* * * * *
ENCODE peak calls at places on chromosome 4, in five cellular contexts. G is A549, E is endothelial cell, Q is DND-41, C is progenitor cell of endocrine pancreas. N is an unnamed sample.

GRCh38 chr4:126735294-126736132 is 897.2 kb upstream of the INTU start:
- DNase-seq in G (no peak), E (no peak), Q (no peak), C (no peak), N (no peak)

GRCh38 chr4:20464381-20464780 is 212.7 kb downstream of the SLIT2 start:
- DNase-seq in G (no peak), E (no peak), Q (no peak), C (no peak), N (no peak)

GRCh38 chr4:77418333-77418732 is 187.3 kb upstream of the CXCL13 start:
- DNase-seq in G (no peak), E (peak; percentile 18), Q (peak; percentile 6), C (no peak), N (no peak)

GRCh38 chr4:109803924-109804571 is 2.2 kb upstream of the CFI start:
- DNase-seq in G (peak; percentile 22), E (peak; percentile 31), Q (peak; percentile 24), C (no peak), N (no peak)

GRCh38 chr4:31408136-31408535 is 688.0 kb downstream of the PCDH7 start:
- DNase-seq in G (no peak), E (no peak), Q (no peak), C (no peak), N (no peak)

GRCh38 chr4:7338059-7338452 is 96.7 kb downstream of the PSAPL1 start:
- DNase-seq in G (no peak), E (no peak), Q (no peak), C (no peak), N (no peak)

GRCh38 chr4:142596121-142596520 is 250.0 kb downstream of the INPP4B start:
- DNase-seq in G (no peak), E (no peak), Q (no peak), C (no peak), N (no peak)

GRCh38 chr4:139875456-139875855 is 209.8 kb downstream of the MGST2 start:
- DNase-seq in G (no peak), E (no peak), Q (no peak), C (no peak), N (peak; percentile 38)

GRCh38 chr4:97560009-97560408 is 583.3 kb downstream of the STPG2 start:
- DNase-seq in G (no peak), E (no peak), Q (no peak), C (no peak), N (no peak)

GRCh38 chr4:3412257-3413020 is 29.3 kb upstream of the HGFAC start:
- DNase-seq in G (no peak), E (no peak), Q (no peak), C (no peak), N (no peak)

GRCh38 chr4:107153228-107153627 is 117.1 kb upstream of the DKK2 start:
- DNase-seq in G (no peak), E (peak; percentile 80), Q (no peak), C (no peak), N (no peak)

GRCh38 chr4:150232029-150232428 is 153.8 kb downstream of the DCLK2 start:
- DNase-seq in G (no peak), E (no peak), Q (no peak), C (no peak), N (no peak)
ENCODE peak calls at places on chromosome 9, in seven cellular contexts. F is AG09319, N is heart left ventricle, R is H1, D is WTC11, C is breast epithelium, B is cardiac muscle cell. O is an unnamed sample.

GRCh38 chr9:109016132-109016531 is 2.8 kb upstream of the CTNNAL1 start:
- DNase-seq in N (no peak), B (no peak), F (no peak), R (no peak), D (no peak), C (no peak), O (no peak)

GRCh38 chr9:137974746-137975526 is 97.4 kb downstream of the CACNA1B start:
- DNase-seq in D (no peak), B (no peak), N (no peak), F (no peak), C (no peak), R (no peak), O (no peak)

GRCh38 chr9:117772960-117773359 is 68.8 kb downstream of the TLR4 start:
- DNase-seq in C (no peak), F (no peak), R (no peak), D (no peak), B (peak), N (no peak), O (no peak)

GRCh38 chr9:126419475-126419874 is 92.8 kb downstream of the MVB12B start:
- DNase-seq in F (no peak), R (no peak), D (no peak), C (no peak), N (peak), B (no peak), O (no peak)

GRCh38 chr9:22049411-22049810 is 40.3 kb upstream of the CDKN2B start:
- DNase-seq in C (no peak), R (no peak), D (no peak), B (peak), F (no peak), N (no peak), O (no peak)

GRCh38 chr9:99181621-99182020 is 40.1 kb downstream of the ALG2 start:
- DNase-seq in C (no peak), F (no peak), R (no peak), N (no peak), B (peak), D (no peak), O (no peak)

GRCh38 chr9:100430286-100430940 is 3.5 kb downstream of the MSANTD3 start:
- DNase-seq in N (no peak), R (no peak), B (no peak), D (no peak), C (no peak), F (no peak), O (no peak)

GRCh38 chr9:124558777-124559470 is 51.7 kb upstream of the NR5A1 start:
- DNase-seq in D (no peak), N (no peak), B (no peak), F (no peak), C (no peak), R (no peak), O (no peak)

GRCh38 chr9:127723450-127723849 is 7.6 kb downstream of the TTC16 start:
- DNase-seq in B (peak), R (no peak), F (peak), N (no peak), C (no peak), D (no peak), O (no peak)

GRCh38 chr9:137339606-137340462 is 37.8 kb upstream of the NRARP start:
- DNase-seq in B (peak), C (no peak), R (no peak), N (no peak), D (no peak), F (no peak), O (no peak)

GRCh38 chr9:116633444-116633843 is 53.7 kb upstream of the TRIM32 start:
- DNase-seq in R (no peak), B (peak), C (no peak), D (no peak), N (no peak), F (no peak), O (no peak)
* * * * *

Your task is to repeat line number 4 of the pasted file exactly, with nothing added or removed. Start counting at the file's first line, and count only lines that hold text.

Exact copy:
GRCh38 chr4:20464381-20464780 is 212.7 kb downstream of the SLIT2 start: